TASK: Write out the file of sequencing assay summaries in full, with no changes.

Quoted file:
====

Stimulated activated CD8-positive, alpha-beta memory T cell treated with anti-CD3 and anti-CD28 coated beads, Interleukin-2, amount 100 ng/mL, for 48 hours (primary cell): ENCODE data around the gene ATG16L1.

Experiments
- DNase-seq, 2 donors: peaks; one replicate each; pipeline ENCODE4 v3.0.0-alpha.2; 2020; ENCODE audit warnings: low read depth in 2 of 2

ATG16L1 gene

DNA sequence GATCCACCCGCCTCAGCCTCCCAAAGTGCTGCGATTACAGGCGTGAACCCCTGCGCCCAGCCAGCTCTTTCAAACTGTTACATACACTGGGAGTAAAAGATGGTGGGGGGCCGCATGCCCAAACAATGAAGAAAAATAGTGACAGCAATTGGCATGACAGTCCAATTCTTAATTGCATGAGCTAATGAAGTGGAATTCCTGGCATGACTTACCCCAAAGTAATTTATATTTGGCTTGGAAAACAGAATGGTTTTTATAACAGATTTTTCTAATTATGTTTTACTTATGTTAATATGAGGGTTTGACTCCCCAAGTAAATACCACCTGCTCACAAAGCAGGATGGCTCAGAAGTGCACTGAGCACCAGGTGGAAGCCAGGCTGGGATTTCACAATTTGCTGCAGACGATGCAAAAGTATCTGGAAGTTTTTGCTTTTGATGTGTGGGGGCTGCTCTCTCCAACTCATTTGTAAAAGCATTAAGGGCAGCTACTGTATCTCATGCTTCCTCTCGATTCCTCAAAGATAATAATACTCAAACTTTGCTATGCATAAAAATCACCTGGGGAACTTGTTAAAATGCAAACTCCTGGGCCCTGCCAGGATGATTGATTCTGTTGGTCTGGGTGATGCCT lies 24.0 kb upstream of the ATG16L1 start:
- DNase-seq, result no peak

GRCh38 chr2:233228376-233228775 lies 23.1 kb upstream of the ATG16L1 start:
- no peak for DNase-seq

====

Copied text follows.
Stimulated activated CD8-positive, alpha-beta memory T cell treated with anti-CD3 and anti-CD28 coated beads, Interleukin-2, amount 100 ng/mL, for 48 hours (primary cell): ENCODE data around the gene ATG16L1.

Experiments
- DNase-seq, 2 donors: peaks; one replicate each; pipeline ENCODE4 v3.0.0-alpha.2; 2020; ENCODE audit warnings: low read depth in 2 of 2

ATG16L1 gene

DNA sequence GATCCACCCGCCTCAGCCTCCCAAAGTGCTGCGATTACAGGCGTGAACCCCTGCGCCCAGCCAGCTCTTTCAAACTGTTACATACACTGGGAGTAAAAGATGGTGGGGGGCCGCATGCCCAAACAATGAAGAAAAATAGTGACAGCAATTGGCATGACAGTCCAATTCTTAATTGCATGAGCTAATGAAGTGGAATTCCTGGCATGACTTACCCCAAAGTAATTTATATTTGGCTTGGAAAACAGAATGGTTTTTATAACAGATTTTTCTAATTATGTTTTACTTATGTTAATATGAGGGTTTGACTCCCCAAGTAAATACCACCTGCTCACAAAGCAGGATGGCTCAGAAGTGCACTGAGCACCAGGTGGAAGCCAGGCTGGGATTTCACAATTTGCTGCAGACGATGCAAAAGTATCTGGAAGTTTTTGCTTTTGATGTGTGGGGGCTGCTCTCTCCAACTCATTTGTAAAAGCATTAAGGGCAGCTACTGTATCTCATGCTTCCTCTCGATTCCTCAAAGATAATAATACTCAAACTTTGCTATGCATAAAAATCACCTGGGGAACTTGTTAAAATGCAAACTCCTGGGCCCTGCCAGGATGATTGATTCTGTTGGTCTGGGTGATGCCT lies 24.0 kb upstream of the ATG16L1 start:
- DNase-seq, result no peak

GRCh38 chr2:233228376-233228775 lies 23.1 kb upstream of the ATG16L1 start:
- no peak for DNase-seq